• ‘Lady in Black’ (Calico Aster): Unique for its dark purple-black foliage and tiny white flowers with pink to purple centers, this cultivar grows to about 2-3 feet tall.
  • ‘October Skies’ (Aromatic Aster): This is a compact, bushy cultivar with sky-blue flowers, reaching a height of 18-24 inches.
  • ‘Jindai’ (Tatarian Aster): A long-blooming cultivar with light blue flowers, it grows up to 3 feet tall and is especially valued for its late-season blooms.
  • ‘Harrington’s Pink’ (New England Aster): With pale pink flowers, this cultivar can reach heights of 4-5 feet and has a strong upright growth habit.
  • ‘Winston S. Churchill’ (New York Aster): Bright magenta-red blooms define this cultivar, making it a standout in the fall garden. It grows up to 3 feet tall.
  • ‘Snow Flurry’ (Heath Aster): A ground cover aster, this cultivar features tiny white flowers on a mat-forming plant, making it perfect for borders or rock gardens.

While these are some of the most popular cultivars, there are many more available that cater to different garden styles, sizes, and conditions. You’ll likely come across quite a few when learning how to grow asters.

When choosing asters, it’s essential to consider not just the flower color and form, but also the plant’s overall height and growth habit. Tall asters are great for the back of the garden, while dwarf varieties usually need to be out front to be properly seen.

aster seedlings

How to plant asters

Once you’ve chosen an aster variety (see the previous section) that’s suitable for your garden’s size and conditions, its time to plant it!

Where to plant asters

Asters prefer locations that receive full sun, though they can tolerate light shade. Ensure the site has good airflow to reduce the risk of fungal diseases.

In terms of soil, they like a nice sandy loam, like most herbaceous perennials. They can dry out quickly in overly sandy soil though and the roots can become waterlogged in heavy clay soil. If your soil is heavy clay or overly sandy, consider adding a mix of compost and coarse sand to improve its structure. Asters prefer slightly acidic to neutral pH (6.0 to 7.5). Adjust the pH if necessary using lime or sulfur, following package recommendations.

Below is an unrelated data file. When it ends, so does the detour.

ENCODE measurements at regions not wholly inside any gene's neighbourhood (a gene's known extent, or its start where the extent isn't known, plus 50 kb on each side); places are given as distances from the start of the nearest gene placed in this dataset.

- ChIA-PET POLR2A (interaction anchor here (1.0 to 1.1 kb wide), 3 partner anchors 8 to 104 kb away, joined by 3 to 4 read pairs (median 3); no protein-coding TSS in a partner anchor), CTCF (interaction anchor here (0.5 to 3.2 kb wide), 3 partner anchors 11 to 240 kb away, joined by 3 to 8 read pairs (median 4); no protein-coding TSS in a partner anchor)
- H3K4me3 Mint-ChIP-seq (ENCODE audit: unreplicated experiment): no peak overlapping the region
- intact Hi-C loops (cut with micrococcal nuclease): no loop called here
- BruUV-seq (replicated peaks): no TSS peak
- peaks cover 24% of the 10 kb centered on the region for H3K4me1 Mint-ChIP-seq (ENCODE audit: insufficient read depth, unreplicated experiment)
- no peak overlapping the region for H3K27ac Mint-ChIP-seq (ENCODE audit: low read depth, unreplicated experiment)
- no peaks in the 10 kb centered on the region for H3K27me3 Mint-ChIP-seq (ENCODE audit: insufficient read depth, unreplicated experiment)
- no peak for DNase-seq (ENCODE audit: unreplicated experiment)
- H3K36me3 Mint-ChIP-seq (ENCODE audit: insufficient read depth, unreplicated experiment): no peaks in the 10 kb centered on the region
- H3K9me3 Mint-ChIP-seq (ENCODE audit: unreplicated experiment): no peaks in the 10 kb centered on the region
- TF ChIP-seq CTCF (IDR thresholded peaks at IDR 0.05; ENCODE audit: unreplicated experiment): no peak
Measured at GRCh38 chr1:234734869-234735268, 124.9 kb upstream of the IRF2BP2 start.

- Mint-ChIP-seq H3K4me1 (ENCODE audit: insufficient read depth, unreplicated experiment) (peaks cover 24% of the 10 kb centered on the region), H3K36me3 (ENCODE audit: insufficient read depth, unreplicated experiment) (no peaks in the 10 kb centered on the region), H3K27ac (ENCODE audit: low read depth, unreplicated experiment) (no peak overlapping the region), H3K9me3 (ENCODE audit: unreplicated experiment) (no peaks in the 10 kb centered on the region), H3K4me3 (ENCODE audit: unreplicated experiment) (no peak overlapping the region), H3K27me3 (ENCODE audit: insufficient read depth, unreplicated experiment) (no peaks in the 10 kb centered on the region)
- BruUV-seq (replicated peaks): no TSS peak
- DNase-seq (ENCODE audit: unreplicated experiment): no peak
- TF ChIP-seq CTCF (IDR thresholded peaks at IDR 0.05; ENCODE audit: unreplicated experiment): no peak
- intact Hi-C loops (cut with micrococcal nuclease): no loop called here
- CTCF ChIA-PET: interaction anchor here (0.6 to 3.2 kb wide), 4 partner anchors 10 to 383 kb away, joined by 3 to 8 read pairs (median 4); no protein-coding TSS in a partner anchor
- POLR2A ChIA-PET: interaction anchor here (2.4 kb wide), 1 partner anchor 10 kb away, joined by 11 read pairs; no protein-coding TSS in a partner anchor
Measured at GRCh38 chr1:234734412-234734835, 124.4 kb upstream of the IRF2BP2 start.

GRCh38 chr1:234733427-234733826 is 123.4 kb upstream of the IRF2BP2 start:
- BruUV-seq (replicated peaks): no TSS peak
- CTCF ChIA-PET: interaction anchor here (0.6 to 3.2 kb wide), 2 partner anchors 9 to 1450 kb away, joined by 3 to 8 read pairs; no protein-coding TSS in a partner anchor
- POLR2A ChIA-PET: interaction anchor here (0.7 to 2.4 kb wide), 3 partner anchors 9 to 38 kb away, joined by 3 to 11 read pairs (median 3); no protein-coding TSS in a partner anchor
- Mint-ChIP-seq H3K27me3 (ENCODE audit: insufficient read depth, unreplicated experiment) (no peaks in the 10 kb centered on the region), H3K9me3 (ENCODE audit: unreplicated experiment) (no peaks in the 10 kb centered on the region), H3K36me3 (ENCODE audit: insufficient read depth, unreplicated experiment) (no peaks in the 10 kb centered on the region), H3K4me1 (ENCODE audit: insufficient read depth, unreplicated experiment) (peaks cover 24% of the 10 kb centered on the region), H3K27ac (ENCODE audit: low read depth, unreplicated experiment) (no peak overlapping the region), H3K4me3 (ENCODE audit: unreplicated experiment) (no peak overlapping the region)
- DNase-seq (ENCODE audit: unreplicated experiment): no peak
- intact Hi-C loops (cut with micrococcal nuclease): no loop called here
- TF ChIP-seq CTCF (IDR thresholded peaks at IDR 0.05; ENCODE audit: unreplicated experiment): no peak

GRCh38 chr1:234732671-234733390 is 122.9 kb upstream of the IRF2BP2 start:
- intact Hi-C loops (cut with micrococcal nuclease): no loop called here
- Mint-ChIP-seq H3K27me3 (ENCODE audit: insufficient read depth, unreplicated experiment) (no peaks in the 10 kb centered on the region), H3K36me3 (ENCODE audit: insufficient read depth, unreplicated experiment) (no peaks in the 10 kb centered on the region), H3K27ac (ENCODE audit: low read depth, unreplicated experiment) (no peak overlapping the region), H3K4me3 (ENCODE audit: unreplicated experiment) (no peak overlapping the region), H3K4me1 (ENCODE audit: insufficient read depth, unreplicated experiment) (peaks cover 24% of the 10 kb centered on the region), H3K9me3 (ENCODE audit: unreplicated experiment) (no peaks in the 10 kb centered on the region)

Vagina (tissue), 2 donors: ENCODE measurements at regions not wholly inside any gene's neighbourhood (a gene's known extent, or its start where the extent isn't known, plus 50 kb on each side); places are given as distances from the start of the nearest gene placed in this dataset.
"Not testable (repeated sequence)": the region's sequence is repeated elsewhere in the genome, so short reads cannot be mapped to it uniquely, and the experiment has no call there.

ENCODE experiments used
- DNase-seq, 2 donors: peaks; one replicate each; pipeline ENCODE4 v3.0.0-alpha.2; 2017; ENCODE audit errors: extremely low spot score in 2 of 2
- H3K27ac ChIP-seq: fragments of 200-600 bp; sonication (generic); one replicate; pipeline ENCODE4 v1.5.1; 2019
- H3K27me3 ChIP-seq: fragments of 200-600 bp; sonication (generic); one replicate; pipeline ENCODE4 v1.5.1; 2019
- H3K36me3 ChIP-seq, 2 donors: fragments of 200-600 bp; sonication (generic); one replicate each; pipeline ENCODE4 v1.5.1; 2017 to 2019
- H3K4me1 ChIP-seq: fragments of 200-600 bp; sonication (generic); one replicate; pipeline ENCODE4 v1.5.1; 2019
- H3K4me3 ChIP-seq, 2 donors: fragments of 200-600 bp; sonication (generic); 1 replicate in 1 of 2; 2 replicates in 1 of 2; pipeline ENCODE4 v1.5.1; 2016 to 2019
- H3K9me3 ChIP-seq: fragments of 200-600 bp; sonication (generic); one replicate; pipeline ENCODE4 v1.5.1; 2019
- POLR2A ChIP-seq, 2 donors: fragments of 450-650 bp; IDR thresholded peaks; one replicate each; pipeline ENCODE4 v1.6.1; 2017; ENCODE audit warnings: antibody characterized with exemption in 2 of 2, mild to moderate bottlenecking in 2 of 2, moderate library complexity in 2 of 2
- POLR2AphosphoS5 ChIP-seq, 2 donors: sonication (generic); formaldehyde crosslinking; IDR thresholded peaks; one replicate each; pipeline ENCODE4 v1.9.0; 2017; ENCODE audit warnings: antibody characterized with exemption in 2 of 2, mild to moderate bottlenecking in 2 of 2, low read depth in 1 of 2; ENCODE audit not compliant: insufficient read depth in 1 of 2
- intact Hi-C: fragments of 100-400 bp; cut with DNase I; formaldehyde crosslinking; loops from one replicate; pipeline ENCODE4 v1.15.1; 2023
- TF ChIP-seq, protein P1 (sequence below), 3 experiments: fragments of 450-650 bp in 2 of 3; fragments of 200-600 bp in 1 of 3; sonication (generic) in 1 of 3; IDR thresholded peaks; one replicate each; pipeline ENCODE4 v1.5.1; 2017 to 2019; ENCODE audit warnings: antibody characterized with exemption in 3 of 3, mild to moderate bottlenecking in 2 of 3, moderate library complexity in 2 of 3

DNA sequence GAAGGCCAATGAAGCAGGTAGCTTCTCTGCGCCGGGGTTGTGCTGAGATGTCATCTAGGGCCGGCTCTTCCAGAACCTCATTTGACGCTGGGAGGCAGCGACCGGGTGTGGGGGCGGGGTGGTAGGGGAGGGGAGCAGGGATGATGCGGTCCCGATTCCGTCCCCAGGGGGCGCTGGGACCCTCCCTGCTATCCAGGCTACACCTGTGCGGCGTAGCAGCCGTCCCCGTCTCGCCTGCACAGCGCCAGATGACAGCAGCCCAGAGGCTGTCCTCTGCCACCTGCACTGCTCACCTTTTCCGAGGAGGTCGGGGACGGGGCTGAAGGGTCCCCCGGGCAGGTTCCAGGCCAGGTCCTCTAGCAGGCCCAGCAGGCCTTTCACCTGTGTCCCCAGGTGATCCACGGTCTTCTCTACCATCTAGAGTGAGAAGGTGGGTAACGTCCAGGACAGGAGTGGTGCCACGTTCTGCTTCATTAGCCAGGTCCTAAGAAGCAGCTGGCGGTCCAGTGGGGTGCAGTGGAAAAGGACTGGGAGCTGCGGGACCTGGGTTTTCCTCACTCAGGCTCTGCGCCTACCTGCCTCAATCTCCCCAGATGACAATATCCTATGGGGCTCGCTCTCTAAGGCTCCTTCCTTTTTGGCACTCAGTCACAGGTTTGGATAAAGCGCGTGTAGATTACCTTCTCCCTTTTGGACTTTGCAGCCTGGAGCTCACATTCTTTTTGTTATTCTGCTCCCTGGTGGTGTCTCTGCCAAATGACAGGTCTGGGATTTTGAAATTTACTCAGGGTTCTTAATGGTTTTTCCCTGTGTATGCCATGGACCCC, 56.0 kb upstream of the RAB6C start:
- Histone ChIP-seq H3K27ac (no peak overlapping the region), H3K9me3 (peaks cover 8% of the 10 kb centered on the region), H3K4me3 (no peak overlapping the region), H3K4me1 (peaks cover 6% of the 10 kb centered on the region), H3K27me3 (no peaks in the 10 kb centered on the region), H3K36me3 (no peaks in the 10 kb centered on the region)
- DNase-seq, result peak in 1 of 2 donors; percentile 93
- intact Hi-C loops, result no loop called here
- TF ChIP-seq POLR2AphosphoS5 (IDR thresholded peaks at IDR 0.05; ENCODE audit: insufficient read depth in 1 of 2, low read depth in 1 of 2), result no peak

Soil preparation

Dig up the planting area to a depth of about 12-15 inches. Amend the soil by digging in some well-decomposed compost or organic matter to improve fertility and drainage. Water the area and watch to see that the water drains nicely instead of pooling into a long-standing puddle on the surface.

Planting the aster plant

Dig a hole twice as wide as the aster’s root ball and roughly the same depth.
Remove the aster from its container, gently teasing out the roots if they’re circling the root ball. It is okay to disturb the roots of this potted plant.

Place the plant in the hole, ensuring that the top of the root ball is level with the surrounding soil. Fill in the hole with soil, pressing down gently to eliminate air pockets.

Ensure that plants are spaced 1 to 3 feet apart (depending on the variety) to avoid overcrowding and ensure good airflow.

Planting aftercare

After planting, water the asters thoroughly to settle the soil and provide initial hydration. For the first few weeks, keep the soil consistently a bit moist but not waterlogged. These plants don’t like “wet feet,” but they do need consistent water when first planted.

Apply a 2-3 inch layer of organic mulch around the base of the plants, keeping it a few inches away from the stems. Mulch will help retain soil moisture, suppress weeds, and regulate soil temperature.

For taller aster varieties that are prone to flopping, insert stakes into the ground near the plants. As they grow, tie the stems to the stakes gently using soft ties.

aster plant

Caring for aster plants in the garden

Water asters during dry periods. Once established, they can handle short droughts, but they’ll perform best with consistent moisture.

Deadhead spent blooms to encourage further flowering and maintain a neat appearance. With a bit of care, asters will flower until frost, bringing a nice touch of color to the fall garden when most other perennials have packed up for the year.

Fertilize in the spring with a balanced, all-purpose garden fertilizer to provide necessary nutrients for the growing season.

Regularly check for signs of pests like aphids or diseases like powdery mildew.

Remember, asters are a beautiful and valuable addition to the garden, especially for the late-season color they provide. They also play an essential role in supporting pollinators during times when few other plants are flowering. With proper care, they can thrive and beautify a garden for years.

monarch on aster